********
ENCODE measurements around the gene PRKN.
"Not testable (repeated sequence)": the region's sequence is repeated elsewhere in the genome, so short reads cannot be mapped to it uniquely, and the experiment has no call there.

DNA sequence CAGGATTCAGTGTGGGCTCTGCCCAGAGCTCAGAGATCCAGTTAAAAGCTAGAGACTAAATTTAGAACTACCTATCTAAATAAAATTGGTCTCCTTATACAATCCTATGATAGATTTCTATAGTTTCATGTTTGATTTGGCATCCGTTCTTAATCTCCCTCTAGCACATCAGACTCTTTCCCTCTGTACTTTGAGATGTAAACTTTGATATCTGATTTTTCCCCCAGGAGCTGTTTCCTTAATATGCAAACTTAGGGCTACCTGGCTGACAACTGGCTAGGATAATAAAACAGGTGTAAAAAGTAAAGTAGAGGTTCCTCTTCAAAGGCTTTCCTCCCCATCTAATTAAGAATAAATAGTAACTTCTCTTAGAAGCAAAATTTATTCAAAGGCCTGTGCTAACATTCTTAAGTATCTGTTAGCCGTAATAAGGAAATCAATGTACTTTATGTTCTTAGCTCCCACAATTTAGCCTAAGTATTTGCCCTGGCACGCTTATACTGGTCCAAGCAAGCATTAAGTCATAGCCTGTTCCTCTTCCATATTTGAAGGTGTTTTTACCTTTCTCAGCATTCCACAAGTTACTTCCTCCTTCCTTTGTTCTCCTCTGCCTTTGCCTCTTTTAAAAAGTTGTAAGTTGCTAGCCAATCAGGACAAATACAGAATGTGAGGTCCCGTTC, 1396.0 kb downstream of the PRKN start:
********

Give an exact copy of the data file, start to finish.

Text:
ENCODE measurements around the gene PRKN.
"Not testable (repeated sequence)": the region's sequence is repeated elsewhere in the genome, so short reads cannot be mapped to it uniquely, and the experiment has no call there.

DNA sequence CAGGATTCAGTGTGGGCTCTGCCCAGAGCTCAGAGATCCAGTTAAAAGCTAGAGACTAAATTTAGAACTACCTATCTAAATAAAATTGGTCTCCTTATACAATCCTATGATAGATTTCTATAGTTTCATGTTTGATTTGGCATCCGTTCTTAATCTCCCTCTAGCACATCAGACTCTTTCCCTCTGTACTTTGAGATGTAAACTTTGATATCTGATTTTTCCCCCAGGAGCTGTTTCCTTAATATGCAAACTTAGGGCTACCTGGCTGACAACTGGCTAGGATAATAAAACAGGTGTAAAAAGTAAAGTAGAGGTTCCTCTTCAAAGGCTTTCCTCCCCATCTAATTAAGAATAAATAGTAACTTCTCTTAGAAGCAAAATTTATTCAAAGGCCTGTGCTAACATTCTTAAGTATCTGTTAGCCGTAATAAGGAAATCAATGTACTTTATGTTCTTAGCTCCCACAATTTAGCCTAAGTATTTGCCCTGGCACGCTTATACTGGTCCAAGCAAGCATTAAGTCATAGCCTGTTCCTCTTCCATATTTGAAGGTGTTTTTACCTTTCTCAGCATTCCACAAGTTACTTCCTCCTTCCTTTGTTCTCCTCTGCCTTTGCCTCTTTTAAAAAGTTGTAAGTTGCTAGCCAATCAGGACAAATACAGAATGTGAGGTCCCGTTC, 1396.0 kb downstream of the PRKN start: